Philip Johnson-Laird:
MENTAL MODELS (Harvard Univ Press, 1983)

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Johnson-Laird outlines a number of psychological experiments which prove that the mind does not reduce all mental operations to mathematical logic. Instead propositional reasoning seems to rest on what he calls mental models.
Precisely, Johnson-Laird's representational theory assumes that mind represents and processes models of the world. The mind solves problems without any need to use logical reasoning. A linguistic representation such as Fodor's is not necessary.
A sentence is a procedure to build, modify, extend a mental model. The mental model created by a discourse exhibits a structure that corresponds directly to the structure of the world described by the discourse.
To perform an inference on a problem the mind needs to build the situation described by its premises. Such mental model simplifies reality and allows the mind to find an "adequate" solution.
Johnson-Laird draws on several phenomena to prove the psychological inadequacy of a mental logic. People often make mistakes with deductive inference because it is not a natural way of thinking. The natural way is to construct mental models of the premises: a model of discourse has a structure that corresponds directly to the structure of the state of affairs that the discourse describes. How can children acquire inferential capabilities before they have any inferential capabilities? Children solve problems by building mental models that are more and more complex.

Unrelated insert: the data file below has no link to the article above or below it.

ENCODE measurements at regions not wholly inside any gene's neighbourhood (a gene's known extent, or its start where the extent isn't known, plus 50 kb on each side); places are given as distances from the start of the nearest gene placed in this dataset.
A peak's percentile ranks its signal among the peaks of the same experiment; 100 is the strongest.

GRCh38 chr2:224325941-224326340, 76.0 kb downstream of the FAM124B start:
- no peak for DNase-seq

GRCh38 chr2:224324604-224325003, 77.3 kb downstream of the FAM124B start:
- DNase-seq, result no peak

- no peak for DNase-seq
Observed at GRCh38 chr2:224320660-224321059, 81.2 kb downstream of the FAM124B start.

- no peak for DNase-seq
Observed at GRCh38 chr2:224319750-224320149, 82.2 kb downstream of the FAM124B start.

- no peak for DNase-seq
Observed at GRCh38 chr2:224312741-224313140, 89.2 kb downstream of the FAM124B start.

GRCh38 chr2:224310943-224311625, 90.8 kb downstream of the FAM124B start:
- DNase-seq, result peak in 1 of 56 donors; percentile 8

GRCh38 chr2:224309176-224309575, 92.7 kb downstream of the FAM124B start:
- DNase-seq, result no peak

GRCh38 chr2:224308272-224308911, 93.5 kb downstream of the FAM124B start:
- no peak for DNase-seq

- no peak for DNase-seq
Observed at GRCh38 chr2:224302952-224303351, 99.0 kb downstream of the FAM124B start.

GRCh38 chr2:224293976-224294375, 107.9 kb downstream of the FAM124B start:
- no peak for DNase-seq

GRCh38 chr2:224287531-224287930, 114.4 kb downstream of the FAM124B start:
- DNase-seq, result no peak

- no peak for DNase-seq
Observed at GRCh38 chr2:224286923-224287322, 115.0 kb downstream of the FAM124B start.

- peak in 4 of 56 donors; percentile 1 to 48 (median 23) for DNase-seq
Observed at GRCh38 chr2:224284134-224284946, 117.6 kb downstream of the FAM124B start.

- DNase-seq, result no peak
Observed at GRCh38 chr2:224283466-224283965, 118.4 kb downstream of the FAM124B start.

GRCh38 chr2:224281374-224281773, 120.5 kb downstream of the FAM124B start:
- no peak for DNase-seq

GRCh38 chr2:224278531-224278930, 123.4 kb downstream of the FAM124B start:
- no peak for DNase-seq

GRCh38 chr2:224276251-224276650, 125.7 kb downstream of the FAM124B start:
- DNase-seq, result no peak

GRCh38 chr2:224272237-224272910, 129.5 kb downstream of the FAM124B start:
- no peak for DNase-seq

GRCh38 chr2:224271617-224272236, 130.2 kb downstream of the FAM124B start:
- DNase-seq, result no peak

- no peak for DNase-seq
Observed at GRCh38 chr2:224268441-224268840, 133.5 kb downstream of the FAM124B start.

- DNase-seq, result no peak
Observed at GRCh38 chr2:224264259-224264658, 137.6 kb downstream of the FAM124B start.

Johnson-Laird admits three types of representation: "propositions" (which represent the world through sequences of symbols), "mental models" (which are structurally analogous to the world) and "images" (which are perceptive correlates of models).
Images are ways to approach models. They represent the perceivable features of the corresponding objects in the real world.
Models, images and propositions are functionally and structurally different.
Linguistic expressions are first transformed into propositional representations. The semantics of the mental language then creates correspondences between propositional representations and mental models, i.e. propositional representations are interpreted in mental models.
Turning to meaning and model-theoretic semantics, Johnson-Laird proposes that a mental model is a single representative sample from the set of models satisfying the assertion. Semantic properties of expressions are emergent properties of the truth conditions. Johnson-Laird's procedural semantics assumes that there are procedures that construct models on the basis of the meaning of expressions.
Johnson-Laird believes that consciousness is computable. The mind contains a high-level operating system and a hierarchy of parallel processors. Conscious mind is due to a serial process of symbolic manipulation that occurs at the higher level of the hierarchy of processors (in the operating system), while unconscious mind is due to a parallel process of distributed symbolic representation. Emotions are non-symbolic signals, caused by cognitive interpretations of the situation, that propagate within the hierarchy.